Code of practice for PND
A crucial step in the delivery of the new Police National Database
(PND) was reached last week when a code of practice overseeing its use
was laid before Parliament.
A crucial step in the delivery of the new Police National Database (PND) was reached last week when a code of practice overseeing its use was laid before Parliament.
The Police National Database (PND) being developed by the National Policing Improvement Agency (NPIA) and due to be launched later this year will deliver the primary recommendation of Sir Michael Bichards inquiry into the murders of schoolgirls Holly Wells and Jessica Chapman in Soham in 2002. It will for the first time allow forces across England, Wales, Scotland and Northern Ireland to share, access and search existing local intelligence and operational information on a national basis.
The statutory code of practice will promote consistent and lawful use of the PND across the police service and is one of a series of measures to guard against misuse of the new system, sitting alongside rigorous access controls and robust individual user security checks.
The PND will deliver benefits to public protection and policing in three key areas: protecting children and vulnerable people, reducing the risk of terrorist activity and disrupting and preventing major, serious and organised crime.
Deputy Chief Constable Nick Gargan, Deputy Chief Executive of the NPIA and chair of the Association of Chief Police Officers (ACPO) Intelligence Portfolio, said: I am in no doubt that every investigator and every neighbourhood team in the UK will benefit at some point from the PND, bringing timely information, the full intelligence picture and a real boost to investigations at an early stage.
The code of practice has been subject to public consultation and has been approved by the ACPO.
Home Office Minister for Identity, Meg Hillier MP, said: When the PND is delivered later this year it will provide forces with a powerful new tool to fight crime and protect the most vulnerable in society. But it is vital that forces use this new information-sharing capability in a consistent and lawful way and for policing purposes only. The code of practice will enshrine these principles across the police service.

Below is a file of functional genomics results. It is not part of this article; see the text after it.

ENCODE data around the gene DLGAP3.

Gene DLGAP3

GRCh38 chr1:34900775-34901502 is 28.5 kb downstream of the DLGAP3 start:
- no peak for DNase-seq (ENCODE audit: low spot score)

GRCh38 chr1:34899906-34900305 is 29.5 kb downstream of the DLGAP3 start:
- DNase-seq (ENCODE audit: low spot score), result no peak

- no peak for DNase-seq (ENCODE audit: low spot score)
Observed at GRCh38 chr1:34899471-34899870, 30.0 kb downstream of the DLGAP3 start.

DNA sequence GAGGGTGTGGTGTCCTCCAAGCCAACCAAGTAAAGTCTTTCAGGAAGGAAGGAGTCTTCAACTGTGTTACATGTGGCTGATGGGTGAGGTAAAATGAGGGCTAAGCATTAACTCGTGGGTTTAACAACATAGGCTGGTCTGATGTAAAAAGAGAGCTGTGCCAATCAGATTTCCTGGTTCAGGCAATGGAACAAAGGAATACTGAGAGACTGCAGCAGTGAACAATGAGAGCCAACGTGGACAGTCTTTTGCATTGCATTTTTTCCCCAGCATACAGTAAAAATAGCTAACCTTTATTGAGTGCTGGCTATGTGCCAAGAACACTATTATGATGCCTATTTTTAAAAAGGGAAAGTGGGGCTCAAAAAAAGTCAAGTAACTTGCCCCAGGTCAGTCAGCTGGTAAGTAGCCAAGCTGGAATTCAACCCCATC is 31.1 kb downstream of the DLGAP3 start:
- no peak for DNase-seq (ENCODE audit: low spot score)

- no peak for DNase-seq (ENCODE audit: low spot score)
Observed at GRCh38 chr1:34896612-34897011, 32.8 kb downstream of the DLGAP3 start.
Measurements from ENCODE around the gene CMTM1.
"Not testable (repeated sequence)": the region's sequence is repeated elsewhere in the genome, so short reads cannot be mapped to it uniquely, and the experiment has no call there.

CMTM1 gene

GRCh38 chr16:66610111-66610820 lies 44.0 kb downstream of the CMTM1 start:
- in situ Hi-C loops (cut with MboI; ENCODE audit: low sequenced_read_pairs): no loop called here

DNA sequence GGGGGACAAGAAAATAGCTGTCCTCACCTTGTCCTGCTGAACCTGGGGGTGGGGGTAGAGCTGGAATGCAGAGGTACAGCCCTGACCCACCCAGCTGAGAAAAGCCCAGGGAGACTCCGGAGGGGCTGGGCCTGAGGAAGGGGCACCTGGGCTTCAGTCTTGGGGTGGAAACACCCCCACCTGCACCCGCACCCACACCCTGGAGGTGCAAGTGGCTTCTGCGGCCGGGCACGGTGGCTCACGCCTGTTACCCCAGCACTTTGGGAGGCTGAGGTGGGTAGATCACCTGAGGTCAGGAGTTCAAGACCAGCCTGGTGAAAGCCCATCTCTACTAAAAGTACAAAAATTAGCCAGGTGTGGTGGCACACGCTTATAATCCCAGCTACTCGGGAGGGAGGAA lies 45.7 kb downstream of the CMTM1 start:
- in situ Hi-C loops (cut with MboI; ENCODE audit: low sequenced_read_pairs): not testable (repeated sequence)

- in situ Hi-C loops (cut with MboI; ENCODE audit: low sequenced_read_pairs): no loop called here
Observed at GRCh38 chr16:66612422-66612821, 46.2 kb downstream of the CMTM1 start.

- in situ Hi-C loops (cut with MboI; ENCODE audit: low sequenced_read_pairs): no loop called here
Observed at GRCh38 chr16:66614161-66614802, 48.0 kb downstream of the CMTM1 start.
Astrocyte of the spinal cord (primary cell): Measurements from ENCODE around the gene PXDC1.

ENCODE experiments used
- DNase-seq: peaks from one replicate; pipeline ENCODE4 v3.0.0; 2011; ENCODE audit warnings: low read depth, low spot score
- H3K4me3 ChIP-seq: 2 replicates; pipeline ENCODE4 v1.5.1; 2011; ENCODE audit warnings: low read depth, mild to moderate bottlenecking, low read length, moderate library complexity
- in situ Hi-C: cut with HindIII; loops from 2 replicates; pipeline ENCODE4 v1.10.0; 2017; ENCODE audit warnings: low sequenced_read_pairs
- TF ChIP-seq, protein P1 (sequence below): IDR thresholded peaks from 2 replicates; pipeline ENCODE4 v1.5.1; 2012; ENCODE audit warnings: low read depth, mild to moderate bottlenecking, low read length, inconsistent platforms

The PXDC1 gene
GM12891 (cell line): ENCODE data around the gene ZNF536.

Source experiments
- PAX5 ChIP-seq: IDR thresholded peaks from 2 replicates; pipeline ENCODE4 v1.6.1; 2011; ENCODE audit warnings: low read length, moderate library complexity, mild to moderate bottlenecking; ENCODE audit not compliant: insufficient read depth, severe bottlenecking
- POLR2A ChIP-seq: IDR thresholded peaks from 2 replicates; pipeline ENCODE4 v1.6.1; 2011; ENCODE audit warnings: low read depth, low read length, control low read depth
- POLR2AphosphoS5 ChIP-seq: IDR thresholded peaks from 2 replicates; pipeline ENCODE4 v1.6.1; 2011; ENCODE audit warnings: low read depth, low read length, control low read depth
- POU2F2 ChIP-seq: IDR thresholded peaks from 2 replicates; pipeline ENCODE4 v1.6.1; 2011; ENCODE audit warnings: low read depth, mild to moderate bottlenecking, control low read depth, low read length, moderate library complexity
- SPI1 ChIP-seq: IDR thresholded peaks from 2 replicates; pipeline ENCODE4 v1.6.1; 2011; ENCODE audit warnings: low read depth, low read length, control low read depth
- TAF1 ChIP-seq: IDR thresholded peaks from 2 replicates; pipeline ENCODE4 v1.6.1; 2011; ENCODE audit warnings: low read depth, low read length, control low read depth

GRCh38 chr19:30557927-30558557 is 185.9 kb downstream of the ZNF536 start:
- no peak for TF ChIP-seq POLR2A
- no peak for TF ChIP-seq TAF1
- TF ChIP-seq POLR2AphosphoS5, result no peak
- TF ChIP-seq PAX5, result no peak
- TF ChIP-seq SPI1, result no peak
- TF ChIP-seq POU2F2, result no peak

The PND forms part of the NPIAs IMPACT Programme, established in 2005 to deliver a substantial element of the Governments response to the Bichard Inquiry.
An IT-enabled business change programme, it aims to improve the ability of the police service to manage and share intelligence and other operational information, to prevent and detect crime and make communities safer, with a focus on protective services.
Since 2005, it has delivered the IMPACT Nominal Index (INI), an interim information-sharing system which allows forces to see instantly if information on a suspect is held by another force. An inquiry must be then made to the force in question to find out what that information is. The PND will allow this information to be shared instantly, which is why restricting access and use, and safeguarding the dissemination of the information a search returns are vital.
This need for confidentiality was stressed by Stephen Lewis, VP of business development at AEP Networks, specialists in providing secure network encryption and remote communications access, who said: Accurate information is the lifeblood of policing and it is incredibly sensitive in its content. This means that confidentiality is paramount. (See PP issue 196).
He told Police Professional: Having a common repository for information raises the sensitivity of the data well above that of the normal day-to-day material processed in a police force. This can create tensions when police forces need to work with external agencies and the general public whose level of authorised access to information may be much lower than is required by the new structure.
The increasing need to store and access confidential data is something that can be, and is being, supported by technology as terminal equipment and network protection are being upgraded to meet more exacting standards.